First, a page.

9. righthandofjustice - Aug 23, 2013 at 1:56 PM

    The Congress absolutely should push their investigations into other sports too but baseball should remain their number one priority.

    Players from other sports use PEDs too but no sport other than baseball has over 100 busted players without getting any punishments and not even have their names released to the public, BALCO and now Biogenesis theatrical events, perjury and more perjury by the day, faked website, players getting suspended without tested positive, “anonymous sources” spreading defamatory rumors without even getting the league to looked into, and a Commissioner who has 100+ counts of lying to the public and obstructing PED investigations under his belt and surprisingly still hold his office for 10 years.

  10. gosport474 - Aug 23, 2013 at 2:17 PM

    I am torn about Congress getting involved in sports. On one hand it really is none of their business. On the other, if they are piddling around with this, then maybe they won’t be passing more inane laws that they exempt themselves from but make life a pain in the rump for the rest of us.

    • 18thstreet - Aug 23, 2013 at 3:14 PM

      It’s interstate commerce. How could it not be their business?

  11. DJ MC - Aug 23, 2013 at 2:31 PM

    I don’t want to say that Elijah Cummings is known for his grandstanding on ALL issues, but when he dies the plans are for him to be laid to rest at the local high school with his sarcophagus next to the football field.

  12. sweepthleg - Aug 23, 2013 at 3:08 PM

    Craig,
    I think you will be disappointed by the out come. How many of the NFLs most popular or current record holders were caught up in the balco or bio genesis scandals? I mean you d think if those were the only 2 places to get PEDs there would be a few NFLers on the rolls. Why does football not get the scrutiny that MLB does? Because they have been out in front of roids since the 90s. Where as MLB has buried its head until 3 of its biggest stars get caught up in federal investigations into shady companies dispensing PEDs. Now I’m not blind there are more than likely PED users in the NFL. But at least the NFL have been try to solve the problem since we were all being told McGuire & Bonds were just eating their wheaties and saying their prayers a lot. Flaxseed oil bro!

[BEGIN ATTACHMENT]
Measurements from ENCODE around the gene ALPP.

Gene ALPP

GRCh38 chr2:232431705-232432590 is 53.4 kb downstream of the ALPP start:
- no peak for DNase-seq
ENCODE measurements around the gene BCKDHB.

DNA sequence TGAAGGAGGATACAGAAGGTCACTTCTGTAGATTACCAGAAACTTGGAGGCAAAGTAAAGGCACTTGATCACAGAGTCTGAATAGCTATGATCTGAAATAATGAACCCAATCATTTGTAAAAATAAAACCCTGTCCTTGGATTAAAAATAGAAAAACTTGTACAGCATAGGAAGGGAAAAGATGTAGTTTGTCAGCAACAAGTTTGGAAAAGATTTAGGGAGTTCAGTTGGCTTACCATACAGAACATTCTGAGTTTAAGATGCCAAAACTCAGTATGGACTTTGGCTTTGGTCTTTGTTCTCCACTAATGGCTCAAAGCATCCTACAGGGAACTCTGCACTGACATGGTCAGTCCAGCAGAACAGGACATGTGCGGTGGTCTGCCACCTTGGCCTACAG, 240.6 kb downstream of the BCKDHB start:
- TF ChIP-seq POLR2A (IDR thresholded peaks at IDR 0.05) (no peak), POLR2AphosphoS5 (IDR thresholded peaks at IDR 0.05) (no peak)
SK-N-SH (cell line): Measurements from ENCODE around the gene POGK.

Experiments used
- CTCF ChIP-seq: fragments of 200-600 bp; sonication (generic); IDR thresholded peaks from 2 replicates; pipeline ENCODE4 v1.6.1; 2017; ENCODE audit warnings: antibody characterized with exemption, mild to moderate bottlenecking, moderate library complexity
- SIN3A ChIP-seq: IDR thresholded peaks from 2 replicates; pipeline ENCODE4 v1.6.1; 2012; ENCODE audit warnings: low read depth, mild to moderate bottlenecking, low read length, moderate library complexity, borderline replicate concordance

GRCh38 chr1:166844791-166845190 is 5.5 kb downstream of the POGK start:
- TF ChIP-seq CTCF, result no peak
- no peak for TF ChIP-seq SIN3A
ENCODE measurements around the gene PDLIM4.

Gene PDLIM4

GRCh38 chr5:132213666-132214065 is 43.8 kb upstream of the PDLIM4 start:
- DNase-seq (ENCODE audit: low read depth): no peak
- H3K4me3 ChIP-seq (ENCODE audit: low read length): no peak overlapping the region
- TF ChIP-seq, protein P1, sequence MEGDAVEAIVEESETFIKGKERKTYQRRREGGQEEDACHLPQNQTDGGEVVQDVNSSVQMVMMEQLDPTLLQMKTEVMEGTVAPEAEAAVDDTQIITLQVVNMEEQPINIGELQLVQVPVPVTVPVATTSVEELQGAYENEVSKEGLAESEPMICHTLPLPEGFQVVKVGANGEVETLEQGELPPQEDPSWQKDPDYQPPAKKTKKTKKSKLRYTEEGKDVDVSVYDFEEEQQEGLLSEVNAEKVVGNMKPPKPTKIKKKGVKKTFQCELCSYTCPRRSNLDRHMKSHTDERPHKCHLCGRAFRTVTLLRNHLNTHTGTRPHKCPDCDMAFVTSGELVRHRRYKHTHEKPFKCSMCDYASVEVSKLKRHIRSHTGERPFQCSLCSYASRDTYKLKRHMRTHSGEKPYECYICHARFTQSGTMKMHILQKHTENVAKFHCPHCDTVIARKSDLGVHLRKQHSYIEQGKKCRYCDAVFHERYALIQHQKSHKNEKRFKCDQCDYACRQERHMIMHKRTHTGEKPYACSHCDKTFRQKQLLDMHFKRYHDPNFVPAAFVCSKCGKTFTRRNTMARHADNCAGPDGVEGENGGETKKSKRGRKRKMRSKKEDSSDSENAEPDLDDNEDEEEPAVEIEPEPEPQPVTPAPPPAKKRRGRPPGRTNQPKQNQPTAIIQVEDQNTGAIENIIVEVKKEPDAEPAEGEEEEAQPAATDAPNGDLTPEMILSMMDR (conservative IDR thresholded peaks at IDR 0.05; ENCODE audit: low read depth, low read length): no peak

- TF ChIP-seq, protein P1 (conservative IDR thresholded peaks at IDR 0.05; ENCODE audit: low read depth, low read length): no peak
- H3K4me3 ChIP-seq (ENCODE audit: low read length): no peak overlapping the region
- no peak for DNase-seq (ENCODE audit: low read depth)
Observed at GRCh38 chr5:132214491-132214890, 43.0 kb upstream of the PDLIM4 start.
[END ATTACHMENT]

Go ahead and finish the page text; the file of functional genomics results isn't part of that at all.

Baseball gets the bad rap about PEDs because it has earned it.

    • churchoftheperpetuallyoutraged - Aug 23, 2013 at 3:36 PM

      Because they have been out in front of roids since the 90s.

      Out in front? How are they out in front other than having players getting busted every other week? The NFL is only ever interested in protecting the shield, which is why it’s constantly in court being sued by current and former players, for a multitude of reasons.

      • sweepthleg - Aug 23, 2013 at 4:39 PM

        Out in front, as in have been testing players and suspending them since the 90s. They have a record of trying to control the problem and until otherwise proven the NFL has done a good job. Where as MLB is trying to build record of getting control of PEDs after a decade of getting hammered on the topic and doing a piss poor job of implementing there own suspension rules. Example Arod.

        Listen there will always be players who try to get an edge because they are on the margins of the roster, are past their prime, or realize the rewards for the enhanced performance from PEDs far out weights the risk or penalties. Anyone who tells you that they can completely eliminate PEDs from their sports league is lying to your face, but you can control it and make sure the guys who keep failing tests don’t play. I mean the Gabe Kapler article stated the concept simply enough,

        “Realizing that I’d begun to decline was my moment of truth, the perfect opportunity to step across the threshold from the red to the black (or vice-versa) depending on moral compass. I was about to lose my role as a major league starting outfielder and slide gracefully into my role player/“good teammate” archetype.

        Fame and fortune were still mine for the taking if the devil on my shoulder had a loud enough voice. He did not. PEDs have been the topic of a plethora of philosophical conversations at home with my wife. She was the one person in my life with whom I could safely and whimsically fantasize about what might be if ever I were to open Pandora’s Box (600 plate appearances, 30 homers, millions of dollars?). Despite the potential fairytale, I never really got close to the decision to use PEDs.”